For The New Yorker, technologist Jaron Lanier delights in his large collection of musical instruments and the singular and ephemeral joy of music made in collaboration with others.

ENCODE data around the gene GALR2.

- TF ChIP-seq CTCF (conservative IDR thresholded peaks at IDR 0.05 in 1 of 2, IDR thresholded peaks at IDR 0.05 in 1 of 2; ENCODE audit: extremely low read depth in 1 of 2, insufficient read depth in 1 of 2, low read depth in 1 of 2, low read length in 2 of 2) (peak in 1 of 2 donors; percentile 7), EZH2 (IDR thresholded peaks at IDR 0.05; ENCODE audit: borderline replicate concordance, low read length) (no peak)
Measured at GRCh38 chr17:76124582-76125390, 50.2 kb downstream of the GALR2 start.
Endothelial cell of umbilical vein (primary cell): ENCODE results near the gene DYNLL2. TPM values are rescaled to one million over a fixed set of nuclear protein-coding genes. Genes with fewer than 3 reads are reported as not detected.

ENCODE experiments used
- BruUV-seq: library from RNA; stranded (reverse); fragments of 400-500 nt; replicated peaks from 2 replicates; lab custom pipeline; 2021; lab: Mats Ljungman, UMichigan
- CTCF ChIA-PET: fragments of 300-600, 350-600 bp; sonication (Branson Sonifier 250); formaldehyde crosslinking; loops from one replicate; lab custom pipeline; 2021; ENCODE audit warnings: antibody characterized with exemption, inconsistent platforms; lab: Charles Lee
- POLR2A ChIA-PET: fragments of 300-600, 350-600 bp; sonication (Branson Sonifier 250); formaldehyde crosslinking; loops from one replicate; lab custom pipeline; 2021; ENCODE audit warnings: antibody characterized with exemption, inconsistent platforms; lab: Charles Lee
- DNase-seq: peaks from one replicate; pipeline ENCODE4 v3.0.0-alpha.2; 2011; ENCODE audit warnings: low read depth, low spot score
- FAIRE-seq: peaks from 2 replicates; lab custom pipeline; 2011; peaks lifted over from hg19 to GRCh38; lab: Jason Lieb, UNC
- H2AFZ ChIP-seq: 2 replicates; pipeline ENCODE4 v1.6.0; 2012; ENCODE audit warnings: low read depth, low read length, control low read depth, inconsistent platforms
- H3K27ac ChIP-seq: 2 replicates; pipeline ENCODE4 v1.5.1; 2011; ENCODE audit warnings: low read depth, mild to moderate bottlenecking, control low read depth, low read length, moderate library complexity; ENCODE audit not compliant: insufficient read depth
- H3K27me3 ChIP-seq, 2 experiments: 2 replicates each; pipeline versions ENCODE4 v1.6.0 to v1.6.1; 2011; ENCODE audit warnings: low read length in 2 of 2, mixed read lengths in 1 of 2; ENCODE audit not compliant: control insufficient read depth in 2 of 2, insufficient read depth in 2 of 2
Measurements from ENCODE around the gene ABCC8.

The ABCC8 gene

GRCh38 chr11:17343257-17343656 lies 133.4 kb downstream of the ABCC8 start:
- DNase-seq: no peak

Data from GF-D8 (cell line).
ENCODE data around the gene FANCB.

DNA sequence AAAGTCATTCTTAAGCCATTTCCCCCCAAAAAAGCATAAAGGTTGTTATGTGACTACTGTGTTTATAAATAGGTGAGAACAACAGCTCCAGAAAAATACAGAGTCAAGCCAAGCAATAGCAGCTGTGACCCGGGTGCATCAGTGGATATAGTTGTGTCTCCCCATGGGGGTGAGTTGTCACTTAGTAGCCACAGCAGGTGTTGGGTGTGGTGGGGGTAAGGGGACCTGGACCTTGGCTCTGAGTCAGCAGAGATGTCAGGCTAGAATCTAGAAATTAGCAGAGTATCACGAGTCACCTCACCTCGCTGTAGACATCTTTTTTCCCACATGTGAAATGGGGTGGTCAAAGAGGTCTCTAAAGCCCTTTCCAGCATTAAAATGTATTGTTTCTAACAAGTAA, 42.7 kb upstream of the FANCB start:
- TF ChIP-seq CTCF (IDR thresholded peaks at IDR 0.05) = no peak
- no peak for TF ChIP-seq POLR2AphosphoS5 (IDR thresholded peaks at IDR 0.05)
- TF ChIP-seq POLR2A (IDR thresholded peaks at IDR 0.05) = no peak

Today, I love to have musicians over to my house, where we can combine different instruments to see what happens. The joy that transpires when things go well is multilayered. There is the pleasure of connection with other people, and there is also the happiness of finding a new little corner of aesthetic interiority together. Music can conjure a new flow, a new pattern, a new flavor, between and inside people. And playing sufficiently obscure instruments forces a different approach to music. How can you be competitive about raw skill, or get into some other macho trap, when the task at hand is so esoteric? Who is to judge the winner in a contest that must invent itself over and over? When music made collaboratively with other musicians goes right, I feel a budding, rising warmth and comfort. Is this my mother smiling on me? Or maybe it’s me, smiling on her.